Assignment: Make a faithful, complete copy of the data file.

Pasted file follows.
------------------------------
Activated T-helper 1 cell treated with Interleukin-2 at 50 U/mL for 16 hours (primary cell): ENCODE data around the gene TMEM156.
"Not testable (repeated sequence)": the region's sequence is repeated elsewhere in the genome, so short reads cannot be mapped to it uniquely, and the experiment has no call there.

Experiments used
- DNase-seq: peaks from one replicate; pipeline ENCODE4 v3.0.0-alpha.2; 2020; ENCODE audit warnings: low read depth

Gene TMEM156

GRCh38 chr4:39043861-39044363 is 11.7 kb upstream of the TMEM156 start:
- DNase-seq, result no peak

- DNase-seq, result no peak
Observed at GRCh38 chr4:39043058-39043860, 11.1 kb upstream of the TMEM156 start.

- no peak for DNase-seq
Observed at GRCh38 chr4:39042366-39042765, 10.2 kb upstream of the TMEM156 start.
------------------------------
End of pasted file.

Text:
Activated T-helper 1 cell treated with Interleukin-2 at 50 U/mL for 16 hours (primary cell): ENCODE data around the gene TMEM156.
"Not testable (repeated sequence)": the region's sequence is repeated elsewhere in the genome, so short reads cannot be mapped to it uniquely, and the experiment has no call there.

Experiments used
- DNase-seq: peaks from one replicate; pipeline ENCODE4 v3.0.0-alpha.2; 2020; ENCODE audit warnings: low read depth

Gene TMEM156

GRCh38 chr4:39043861-39044363 is 11.7 kb upstream of the TMEM156 start:
- DNase-seq, result no peak

- DNase-seq, result no peak
Observed at GRCh38 chr4:39043058-39043860, 11.1 kb upstream of the TMEM156 start.

- no peak for DNase-seq
Observed at GRCh38 chr4:39042366-39042765, 10.2 kb upstream of the TMEM156 start.